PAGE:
Teaching Children Philisophy

The rise of populism around the world and the various “crises” that we are going through alert all democratic public authorities to the need to educate future citizens with a critical spirit, humanist values.

 

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Equality between men and women, the need for a peaceful and respectful dialogue between all cultures and the struggle against all dogmatisms. Philosophy with children, whatever the current and form in which it is embodied, responds to this fundamental political imperative: to enable all children to acquire a critical mind, a rigor of thought and cultural keys will enable them to analyze and understand the world.
The philosopher Martha Nussbaum, who refers to the legacy of his colleague John Dewey, already denounced in 2011 in Les Émotions démocratiques a “silent crisis of education” which translates into a fundamental transformation of policies (and thus of Philosophies) of the school in the West which leave the Humanities and the need to train critical, lucid citizens, and even a contrarian develop a technicist vision of knowledge and skills solely for the adaptation of the individual to life Social and especially the liberal economy:

 

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“Deep changes affect what democratic societies teach young people, and these changes have not been adequately addressed. National advocates of profit, states and education systems brave carelessly the assets indispensable to the survival of democracies. If the trend continues, states around the world will soon produce generations of efficient machines, but not complete citizens capable of thinking for themselves, criticizing tradition and understanding what the sufferings and successes of others mean . The future of global democracies is at stake

Martha Nussbaum then refers to Matthew Lipman (2003) and philosophy experiments with children as a support for the development of critical thinking and thus of democracies:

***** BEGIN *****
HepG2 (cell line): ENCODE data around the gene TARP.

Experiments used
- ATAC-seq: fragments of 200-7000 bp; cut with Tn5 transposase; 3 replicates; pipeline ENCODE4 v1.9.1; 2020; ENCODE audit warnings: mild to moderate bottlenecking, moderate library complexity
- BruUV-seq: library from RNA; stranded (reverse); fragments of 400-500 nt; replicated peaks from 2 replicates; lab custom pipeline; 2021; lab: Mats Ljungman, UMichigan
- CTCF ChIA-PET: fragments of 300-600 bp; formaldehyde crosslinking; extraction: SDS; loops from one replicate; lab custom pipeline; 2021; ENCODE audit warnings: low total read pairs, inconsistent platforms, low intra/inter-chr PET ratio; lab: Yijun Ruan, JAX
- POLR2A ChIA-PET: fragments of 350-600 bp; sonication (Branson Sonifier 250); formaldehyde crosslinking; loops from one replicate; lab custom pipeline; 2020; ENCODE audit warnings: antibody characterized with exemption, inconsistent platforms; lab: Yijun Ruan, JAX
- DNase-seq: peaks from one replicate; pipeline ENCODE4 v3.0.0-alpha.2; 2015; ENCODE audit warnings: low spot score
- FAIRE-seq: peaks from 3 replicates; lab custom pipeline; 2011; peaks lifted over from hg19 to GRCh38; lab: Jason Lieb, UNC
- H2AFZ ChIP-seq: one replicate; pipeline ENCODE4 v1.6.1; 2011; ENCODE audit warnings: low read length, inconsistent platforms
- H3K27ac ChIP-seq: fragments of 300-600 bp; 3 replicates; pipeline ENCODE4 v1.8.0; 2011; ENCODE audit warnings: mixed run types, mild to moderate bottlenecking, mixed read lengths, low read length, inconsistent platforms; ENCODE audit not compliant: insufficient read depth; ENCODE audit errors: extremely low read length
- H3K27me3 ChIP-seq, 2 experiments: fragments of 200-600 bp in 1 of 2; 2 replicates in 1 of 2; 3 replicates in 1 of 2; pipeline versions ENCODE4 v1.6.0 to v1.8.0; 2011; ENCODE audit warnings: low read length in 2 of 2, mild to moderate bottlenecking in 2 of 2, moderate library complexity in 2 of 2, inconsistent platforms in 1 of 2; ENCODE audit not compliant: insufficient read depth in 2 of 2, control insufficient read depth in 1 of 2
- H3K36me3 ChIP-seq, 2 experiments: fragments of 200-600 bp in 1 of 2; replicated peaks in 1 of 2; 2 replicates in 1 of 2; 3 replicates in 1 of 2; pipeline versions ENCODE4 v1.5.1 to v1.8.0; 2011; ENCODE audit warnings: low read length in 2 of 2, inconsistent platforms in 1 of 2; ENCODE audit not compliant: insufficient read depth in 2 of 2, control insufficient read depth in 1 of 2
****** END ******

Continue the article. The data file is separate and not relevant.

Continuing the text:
“Teachers who want to adopt a Socratic mode of teaching have a contemporary source on which to guide themselves practically. They can find very useful but non-authoritative advice on Socratic pedagogy in a book collection led by the philosopher Matthew Lipman, whose children’s philosophy program for children between the ages of ten and fourteen Was developed at the Institute for the Advancement of Philosophy for Children at Montclair State College in New Jersey. Lipman starts from the conviction that young children are active and curious beings whose capacity for evaluation and questioning must be respected and developed, a conviction that he shares with the advocates of the progressive European tradition.

 

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The challenge of developing these practices is therefore not only pedagogical, but also political, in the noblest sense of the term.
All the initiatives of philosophy workshops with children – whether at the School, in cultural centers, associations or in the Popular Universities – are political acts that aim to democratize culture and citizen reflexivity. Sociologist Pierre Bourdieu had shown that no intellectual aptitude, no so-called “talent” or “disposition” was the result of a more or less benevolent nature, but the result of a long process of incorporation of Our many social, family and cultural influences.
And the school, out of ignorance of these processes, demands of its pupils skills that it does not offer, digging and thus legitimizing social inequalities. Thus, if we wish a true democratization of philosophy, we must be able to offer all students the intellectual and cultural tools that will allow them to meet the requirements of philosophical reflection and critical thinking.
Neither demagogy nor elitism, only an early initiation to the rigor but also to the joys of the philosopher can make it possible to win this bet.